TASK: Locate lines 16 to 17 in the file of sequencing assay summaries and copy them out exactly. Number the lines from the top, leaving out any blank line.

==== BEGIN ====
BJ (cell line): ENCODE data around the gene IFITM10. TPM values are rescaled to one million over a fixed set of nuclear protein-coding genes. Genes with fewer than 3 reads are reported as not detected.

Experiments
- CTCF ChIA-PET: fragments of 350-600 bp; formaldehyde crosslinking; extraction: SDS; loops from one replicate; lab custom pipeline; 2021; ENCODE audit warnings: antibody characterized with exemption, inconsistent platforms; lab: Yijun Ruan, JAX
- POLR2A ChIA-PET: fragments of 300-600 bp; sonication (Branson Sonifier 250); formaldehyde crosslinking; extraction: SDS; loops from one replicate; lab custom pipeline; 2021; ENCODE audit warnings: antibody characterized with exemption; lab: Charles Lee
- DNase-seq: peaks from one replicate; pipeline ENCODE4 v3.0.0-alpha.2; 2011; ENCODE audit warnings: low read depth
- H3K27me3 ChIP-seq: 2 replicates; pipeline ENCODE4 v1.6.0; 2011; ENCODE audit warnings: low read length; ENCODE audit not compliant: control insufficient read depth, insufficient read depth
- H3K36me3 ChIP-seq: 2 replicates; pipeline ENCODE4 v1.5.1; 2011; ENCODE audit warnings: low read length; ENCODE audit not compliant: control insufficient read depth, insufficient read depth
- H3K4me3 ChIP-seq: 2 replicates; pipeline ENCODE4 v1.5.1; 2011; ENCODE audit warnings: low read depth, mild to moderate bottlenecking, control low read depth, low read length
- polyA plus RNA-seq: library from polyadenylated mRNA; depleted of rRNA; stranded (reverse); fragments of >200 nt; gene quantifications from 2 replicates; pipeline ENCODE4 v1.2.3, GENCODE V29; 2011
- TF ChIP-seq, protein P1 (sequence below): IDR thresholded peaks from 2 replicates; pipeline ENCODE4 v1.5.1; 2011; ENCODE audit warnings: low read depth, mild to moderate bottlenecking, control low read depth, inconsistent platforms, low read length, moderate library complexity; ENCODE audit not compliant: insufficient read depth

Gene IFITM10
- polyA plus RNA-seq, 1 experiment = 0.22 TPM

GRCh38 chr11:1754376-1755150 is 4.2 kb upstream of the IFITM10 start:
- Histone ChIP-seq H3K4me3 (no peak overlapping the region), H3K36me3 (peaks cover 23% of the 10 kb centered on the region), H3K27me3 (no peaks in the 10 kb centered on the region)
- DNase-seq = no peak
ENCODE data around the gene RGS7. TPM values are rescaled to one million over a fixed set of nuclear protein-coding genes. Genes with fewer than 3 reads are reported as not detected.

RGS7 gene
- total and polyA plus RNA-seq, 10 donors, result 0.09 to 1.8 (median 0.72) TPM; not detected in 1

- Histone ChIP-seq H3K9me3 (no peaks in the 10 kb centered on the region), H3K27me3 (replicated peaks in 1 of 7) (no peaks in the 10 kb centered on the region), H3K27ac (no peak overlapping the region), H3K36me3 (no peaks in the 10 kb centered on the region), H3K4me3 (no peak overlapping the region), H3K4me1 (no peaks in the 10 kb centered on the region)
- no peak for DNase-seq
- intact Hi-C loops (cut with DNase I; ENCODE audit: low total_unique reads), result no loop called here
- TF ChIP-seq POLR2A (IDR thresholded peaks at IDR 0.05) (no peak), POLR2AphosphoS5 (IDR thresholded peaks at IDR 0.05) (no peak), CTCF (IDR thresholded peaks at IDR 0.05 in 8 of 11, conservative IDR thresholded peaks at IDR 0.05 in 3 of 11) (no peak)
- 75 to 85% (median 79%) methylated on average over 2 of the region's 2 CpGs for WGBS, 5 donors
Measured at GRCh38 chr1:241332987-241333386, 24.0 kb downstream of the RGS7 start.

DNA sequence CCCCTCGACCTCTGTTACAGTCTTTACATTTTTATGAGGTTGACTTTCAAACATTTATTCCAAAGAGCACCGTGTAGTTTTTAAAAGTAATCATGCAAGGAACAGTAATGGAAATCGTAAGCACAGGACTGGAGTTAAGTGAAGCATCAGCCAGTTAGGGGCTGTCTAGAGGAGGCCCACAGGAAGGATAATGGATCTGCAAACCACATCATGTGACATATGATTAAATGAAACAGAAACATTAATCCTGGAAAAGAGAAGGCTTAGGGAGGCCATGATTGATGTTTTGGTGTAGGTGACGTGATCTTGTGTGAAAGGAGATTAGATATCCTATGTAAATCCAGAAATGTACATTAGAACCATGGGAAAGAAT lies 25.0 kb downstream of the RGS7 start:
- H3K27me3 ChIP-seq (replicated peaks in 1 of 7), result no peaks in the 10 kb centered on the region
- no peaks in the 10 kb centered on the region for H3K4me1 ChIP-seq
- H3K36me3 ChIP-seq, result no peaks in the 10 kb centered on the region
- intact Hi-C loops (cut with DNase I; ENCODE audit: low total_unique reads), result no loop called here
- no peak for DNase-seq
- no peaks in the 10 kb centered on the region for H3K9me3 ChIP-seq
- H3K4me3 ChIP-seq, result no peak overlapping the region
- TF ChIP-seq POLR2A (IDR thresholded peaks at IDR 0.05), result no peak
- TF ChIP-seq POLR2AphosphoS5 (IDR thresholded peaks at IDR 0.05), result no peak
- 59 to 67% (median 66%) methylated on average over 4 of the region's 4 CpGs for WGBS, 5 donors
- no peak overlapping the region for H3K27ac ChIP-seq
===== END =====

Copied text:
ENCODE data around the gene RGS7. TPM values are rescaled to one million over a fixed set of nuclear protein-coding genes. Genes with fewer than 3 reads are reported as not detected.

RGS7 gene